Like Sydney Sweeney, my boobs grew early – I wouldn't wish it on any girl

‘I’m playing the tiniest violin in history right now,’ read a reply online to an interview with actress and model Sydney Sweeney after she reflected on her teenage years.

In the piece, 25-year-old Sweeney revealed that playing Cassie on hit HBO series Euphoria – a character who falls victim to revenge porn and victim shaming – triggered thoughts of her upbringing. Specifically, how she felt after developing breasts earlier than her classmates.

Recalling her feelings, she stated that she ‘had boobs before other girls’ and felt ‘ostracised for it’.

‘I’m sure she was quite popular with the boys,’ read another comment on the article. ‘Girls like Sydney Sweeney were always the most popular in my school.’

Reactions like that made me feel angry, especially seeing them come from women. 

It was astonishing to me that people who know from experience how the female body changes would have the audacity to say such things. 

I only read the replies hoping to find people speaking in support of Sweeney, but this was like looking for a needle in a haystack amongst so much narrow-mindedness. 

I deeply empathise with Sydney Sweeney because I too had a similar experience.

I remember vividly the day my body began to change, aged 10 – my periods started when I was still in primary school. I missed out on ‘teen training bras’ and moved straight in on the women’s section, aged 11.

Even something as simple as using the same P.E. changing rooms as my peers, who weren’t experiencing the same things as I was, made me feel embarrassed and alienated. 

The sound of whispered comments and the image of side-eyes from girls will always stay with me. 

I often asked myself: Why me? Why now? It felt isolating and often embarrassing.

It is something that continued through my high school years.

The moment I was asked in the hallway by a boy: ‘Go on, what’s your bra size?’ is forever ingrained into my mind. The reaction of my parents embedded even more – as they rightly went into bat for me.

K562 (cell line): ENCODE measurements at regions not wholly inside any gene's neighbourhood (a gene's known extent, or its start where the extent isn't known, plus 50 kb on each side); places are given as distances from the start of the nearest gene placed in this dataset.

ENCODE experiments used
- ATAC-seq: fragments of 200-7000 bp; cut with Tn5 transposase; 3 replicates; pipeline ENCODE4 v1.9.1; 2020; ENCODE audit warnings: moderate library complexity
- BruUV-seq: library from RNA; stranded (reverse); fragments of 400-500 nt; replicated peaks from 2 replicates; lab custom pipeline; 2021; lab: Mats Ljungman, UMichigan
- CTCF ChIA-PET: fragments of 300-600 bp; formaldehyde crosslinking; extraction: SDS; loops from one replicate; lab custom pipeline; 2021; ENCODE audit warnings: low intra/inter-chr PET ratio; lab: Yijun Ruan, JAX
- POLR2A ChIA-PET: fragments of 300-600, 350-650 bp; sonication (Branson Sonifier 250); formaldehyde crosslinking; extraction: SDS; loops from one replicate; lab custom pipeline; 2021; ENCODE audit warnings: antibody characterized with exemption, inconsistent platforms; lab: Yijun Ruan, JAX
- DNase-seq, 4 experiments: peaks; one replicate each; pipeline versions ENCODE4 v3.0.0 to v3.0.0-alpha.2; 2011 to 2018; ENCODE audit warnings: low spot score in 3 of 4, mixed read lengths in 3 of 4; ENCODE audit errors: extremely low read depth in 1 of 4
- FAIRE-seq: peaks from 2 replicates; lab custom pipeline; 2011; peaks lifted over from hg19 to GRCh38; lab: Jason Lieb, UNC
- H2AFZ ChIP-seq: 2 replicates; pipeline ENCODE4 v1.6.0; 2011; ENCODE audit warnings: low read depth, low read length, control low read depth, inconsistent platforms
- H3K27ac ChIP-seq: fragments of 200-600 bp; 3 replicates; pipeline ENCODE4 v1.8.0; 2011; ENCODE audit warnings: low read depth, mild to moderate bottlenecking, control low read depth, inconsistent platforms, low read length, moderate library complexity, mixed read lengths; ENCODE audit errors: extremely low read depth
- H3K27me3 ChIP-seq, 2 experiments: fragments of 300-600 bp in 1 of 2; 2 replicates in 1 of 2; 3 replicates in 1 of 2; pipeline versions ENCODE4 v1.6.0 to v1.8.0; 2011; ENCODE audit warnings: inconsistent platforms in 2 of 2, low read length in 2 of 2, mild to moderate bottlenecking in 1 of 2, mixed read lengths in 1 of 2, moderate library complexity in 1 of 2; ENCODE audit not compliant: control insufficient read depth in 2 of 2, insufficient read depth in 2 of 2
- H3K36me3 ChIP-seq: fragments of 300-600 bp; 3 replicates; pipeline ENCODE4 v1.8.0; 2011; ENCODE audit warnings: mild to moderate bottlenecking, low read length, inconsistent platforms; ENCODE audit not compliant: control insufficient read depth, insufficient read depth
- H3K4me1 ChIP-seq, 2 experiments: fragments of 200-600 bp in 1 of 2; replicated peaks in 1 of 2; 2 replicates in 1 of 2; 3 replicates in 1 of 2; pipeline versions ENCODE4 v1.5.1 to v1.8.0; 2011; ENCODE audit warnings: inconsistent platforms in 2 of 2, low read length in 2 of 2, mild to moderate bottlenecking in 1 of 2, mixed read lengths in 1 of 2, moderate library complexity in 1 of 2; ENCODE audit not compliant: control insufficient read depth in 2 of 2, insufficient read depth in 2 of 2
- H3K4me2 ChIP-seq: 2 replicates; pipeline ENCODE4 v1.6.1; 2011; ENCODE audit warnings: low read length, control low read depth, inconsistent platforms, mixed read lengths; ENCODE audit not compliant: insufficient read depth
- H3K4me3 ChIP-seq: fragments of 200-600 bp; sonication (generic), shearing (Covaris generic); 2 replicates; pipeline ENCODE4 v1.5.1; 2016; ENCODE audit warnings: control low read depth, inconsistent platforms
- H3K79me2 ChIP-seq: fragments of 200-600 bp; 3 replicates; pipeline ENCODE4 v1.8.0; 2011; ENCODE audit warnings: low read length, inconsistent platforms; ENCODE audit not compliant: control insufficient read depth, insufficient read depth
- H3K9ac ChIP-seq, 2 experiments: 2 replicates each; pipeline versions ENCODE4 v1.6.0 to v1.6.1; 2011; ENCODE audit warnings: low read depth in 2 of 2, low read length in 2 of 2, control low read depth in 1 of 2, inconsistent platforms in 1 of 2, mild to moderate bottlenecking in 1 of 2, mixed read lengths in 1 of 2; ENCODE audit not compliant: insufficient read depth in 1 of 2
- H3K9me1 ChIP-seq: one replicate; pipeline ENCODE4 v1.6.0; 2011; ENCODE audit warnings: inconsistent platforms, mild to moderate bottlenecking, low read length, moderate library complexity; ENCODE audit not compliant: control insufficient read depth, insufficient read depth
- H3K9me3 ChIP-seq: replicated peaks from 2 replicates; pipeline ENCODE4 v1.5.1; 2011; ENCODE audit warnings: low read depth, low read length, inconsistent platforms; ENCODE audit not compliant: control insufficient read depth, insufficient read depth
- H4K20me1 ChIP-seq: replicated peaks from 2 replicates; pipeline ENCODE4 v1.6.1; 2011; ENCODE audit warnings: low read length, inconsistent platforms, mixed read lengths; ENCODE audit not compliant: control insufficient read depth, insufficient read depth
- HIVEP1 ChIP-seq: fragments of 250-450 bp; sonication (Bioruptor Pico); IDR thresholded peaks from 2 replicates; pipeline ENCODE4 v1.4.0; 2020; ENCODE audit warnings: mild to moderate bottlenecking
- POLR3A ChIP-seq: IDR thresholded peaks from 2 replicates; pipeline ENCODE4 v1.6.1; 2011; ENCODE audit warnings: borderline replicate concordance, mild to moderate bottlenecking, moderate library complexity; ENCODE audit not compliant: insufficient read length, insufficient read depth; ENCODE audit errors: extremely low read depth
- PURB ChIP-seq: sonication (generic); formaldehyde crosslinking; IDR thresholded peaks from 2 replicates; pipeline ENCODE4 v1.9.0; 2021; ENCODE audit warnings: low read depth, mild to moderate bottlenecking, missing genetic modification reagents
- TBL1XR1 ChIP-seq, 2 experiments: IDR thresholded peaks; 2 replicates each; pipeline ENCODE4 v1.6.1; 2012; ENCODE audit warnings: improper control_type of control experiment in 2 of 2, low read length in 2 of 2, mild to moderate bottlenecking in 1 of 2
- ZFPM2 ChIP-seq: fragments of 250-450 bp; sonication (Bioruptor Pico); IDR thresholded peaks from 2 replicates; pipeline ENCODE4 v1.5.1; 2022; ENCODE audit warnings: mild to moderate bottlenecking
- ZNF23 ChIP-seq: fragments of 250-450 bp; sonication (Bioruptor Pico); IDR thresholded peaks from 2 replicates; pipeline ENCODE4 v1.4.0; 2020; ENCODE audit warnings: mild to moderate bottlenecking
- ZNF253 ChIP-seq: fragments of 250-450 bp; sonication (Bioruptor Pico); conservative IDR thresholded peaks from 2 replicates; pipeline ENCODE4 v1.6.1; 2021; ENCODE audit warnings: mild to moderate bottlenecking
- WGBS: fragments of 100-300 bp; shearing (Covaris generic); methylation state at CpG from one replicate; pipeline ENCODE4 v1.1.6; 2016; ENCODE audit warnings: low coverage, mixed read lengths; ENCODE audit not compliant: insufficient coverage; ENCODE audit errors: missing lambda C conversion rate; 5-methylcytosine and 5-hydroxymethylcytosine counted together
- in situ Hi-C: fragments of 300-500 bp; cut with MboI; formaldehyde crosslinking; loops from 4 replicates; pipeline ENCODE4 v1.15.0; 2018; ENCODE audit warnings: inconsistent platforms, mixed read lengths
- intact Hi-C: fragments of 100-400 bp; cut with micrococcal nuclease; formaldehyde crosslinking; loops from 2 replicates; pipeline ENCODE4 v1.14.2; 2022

After I was able to point out the boy who had asked me the question, my dad jumped out of his car and told him to ‘never come near’ me again, before insisting that teachers do something about the incident. 

But no real negative consequences were ever given to the boys in my school who were ‘daring each other’ to ask me questions about my bra size – only a morning spent in isolation. 

I was never offered any support, not even an apology – and the adults in the situation made me feel as if it was my fault for my body changing and the boys’ reaction was just something to be expected.

The saying goes that ‘boys will be boys’, yet this defensive attitude fails to consider the feeling shared by me, Sweeney, and other girls who have been in the same position. 

A study conducted by OFSTED in 2021 found that approximately 92% of girls experience sexist name-calling, finding that ‘sexual harassment in schools is so frequent that it has become ‘commonplace’ in the classroom’.

Sex education needs to focus on a wider scope of issues. Young boys need to learn about girls’ bodies in the same way that girls are taught how to put on condoms; and harsher sanctions need to be given to boys who make the lives of girls hell through sexual harassment.

A few hours in isolation or after school detention simply won’t cut it.

Being a child and having boobs can be one of the scariest experiences of your life; dealing with men looking at you sexually; the feeling of no longer being treated as a child anymore simply because your body is changing. It can all be overwhelmingly traumatic for young girls.

Being slut-shamed and objectified by boys for something that occurs naturally has a strong psychological impact, as Sweeney rightly states. Girls hate you for developing before they do; boys treat you like an object; and the teachers treat you as if you are doing it on purpose.

Men, especially, need to realise the effect that their words and actions are having – for they have no idea how hard it is to be a developing young girl. Comments surrounding the female body changing, something that we have no control over, can lead to years of insecurity and body dysmorphia.

They also make you less likely to trust men in your adult life too.

So hearing somebody as influential as Sweeney speak out about her experiences provides courage, and comfort, to those like myself who have been through similar experiences.

My message to her, and other women and girls who developed young is, don’t let the opinion of others drag you down. Your experiences are valid.

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